When you travel, the tendency is, you have a checklist of what to do, what to eat, what to see, and what to try or experience. If you’re budget-traveling across Southeast Asia, try a “uniquely Southeast Asian checklist.”
Here are some items to include in your list.
Thailand: Muay Thai
You’ll probably find a gym near you, but the teaching style may not be the same as what you can get in, say, Master Toddy’s in Bangkok. It may be quite difficult to get a trainer to teach you proper punching and kicking techniques.
That said, when you’re in Thailand, enroll in a multi-day course with a camp or gym that has a solid reputation. At the end of the class, you’ll walk out more confident, for sure.
The jeepney is a remnant of military jeeps brought to the country by the Americans during WWII. It’s elongated and more colorful than the original. It’s the most popular public transport in the Philippines, and it’s a unique and cheap option to do some sightseeing.
On a side note, Vin Diesel was pictured on a jeepney checking out the streets of Manila.
Thanaka cream comes from the bark of the thanaka tree, and it is used for beauty purposes and for sun protection.
On your trip to see the temples of Bagan, stop by for a chat with the ladies selling this all-natural face mask. They might give you a free sample. To complete the experience, you might want to wear a lungi.
Indonesia: Candi Bentars
A candi bentar is a split gateway that’s unique in Bali. According to Wikipedia, it is an integral feature of a Balinese temple architecture. It serves as an entry way to the temple from the outside world.
When in Bali, check out the iconic Handara Gate in Pancasari Village Bedugul and the Gates of Heaven at Pura Lempuyang.
Vietnam: Ca Phe Sua Da
Vietnamese have a unique way of making delicious iced coffee.
When in Hanoi, go on a food tour and look forward to having ca phe sua da, a cup of iced coffee with sweetened condensed milk. Also try egg coffee (ca phe trung).
Laos: Tak Bat
Tak bat is a sacred Buddhist ceremony that happens early in the morning. The monks line up to collect alms (food) given by the locals.
Tak bat is practiced in all of Laos, but Luang Prabang‘s is the most organized. If you’re in LP, wake up early so that you won’t miss this unique procession.
Singapore: Changi Airport
Changi is one of the best airports in the world, if not the best. If you’re too tired to check out the city during a long layover in Singapore, fret not because Changi has a number of things to do and see to pass the time.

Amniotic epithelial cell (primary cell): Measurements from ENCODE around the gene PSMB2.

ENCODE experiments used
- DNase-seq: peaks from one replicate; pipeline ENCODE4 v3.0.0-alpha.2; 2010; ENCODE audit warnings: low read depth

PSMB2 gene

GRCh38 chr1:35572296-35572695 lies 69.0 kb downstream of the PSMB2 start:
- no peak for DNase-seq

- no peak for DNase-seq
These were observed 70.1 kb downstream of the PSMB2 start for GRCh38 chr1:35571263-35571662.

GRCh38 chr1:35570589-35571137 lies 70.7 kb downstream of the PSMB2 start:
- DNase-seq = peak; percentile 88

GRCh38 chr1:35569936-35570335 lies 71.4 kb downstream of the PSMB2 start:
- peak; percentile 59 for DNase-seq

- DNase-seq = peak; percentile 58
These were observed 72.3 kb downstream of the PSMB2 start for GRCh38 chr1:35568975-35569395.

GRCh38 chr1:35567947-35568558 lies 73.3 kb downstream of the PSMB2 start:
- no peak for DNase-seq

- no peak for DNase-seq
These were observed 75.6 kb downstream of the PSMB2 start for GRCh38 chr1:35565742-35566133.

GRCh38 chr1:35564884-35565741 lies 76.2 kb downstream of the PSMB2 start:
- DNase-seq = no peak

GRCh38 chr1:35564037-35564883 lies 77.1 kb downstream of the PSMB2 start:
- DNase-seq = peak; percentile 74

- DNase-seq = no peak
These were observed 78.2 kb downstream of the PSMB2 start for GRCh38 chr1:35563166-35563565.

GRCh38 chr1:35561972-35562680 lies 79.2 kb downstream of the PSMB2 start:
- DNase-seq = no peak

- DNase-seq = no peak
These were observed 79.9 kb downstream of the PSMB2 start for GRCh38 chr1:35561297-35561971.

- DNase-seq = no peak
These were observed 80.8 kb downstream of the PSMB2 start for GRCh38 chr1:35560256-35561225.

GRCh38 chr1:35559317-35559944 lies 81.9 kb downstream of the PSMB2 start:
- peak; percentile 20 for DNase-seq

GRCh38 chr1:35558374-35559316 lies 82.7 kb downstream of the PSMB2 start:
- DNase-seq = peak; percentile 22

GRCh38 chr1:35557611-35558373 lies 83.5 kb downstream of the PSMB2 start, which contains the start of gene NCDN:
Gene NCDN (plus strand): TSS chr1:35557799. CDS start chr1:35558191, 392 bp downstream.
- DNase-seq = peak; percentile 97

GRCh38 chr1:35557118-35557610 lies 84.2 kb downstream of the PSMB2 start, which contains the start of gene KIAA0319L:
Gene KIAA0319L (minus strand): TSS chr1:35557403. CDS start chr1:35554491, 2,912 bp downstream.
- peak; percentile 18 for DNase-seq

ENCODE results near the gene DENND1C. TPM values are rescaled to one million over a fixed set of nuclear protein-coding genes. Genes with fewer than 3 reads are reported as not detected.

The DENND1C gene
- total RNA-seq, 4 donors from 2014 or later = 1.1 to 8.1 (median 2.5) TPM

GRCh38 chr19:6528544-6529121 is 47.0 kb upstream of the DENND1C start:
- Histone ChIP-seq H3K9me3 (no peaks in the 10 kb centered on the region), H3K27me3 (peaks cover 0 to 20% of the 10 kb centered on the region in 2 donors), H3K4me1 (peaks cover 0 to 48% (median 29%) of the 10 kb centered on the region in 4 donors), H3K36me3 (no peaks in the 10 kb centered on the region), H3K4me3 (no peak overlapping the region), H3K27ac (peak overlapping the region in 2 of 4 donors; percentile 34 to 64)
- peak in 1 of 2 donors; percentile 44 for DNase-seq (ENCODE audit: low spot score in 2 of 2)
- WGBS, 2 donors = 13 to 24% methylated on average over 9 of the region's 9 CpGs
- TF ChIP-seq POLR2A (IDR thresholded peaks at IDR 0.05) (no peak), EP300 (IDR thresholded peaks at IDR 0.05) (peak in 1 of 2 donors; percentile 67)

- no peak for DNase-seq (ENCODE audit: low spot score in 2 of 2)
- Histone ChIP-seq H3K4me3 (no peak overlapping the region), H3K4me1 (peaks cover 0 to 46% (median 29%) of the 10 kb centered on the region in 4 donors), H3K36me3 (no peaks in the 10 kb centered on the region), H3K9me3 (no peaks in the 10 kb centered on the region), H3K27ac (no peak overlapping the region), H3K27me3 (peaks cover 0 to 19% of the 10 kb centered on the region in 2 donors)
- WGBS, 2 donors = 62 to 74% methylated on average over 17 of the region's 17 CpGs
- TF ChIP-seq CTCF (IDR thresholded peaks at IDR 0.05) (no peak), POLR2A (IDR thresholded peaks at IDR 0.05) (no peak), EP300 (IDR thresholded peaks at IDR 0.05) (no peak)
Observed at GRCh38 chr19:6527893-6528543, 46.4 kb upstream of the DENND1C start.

Some of the attractions in Changi include the Sunflower Garden and the Rain Vortex at Jewel.
Malaysia: Mt. Kinabalu
Mt. Kinabalu is one of the tallest mountains in Southeast Asia, towering at an elevation of 4,095 m (13,435 ft). Hikers and enthusiasts sign up for a 2D1N sunrise Kinabalu trek to witness the beautiful blanket of clouds and granite slabs at the peak.
You don’t have to be a seasoned climber to summit this mountain, but a certain level of physical fitness is required, so it’s best to prepare beforehand. Cardio-related exercises are recommended at least 4 weeks prior to the climb.
On the first day, tour operators would pick you up at your hotel. Check out the link to know the best area to stay in Kota Kinabalu.
Cambodia: Apsara Dance (Robam Tep Apsara)
The Apsara dance dates back to the 7th century, according to sources. It is both a cultural and religious tradition, performed to showcase the Khmer culture and to bring blessings to the king and his people.
Witness this one-of-a-kind dance when you visit Siem Reap. Hotels such as Bou Savy arrange a buffet dinner with a performance from Apsara dancers.
At the Bayon temple, find carvings of apsaras.
Brunei: Royal Regalia Museum
There was a time when the Sultan of Brunei was the richest in the world. When in Brunei, head over to the Royal Regalia Museum to see exhibits used during the Sultan’s coronation such as a huge gilded chariot at the entrance hall.
Timor Leste: Uma Lulik
An uma lulik is a sacred house found in East Timor villages. Its pyramidal roof and slender posts make it appear like it’s a house on stilts. It’s similar to a traditional Ifugao house, and to the traditional huts we saw during our Sagada-Besao walk in the Philippines.
According to this post, an uma lulik serves as a link between the past and present, the dead and the living.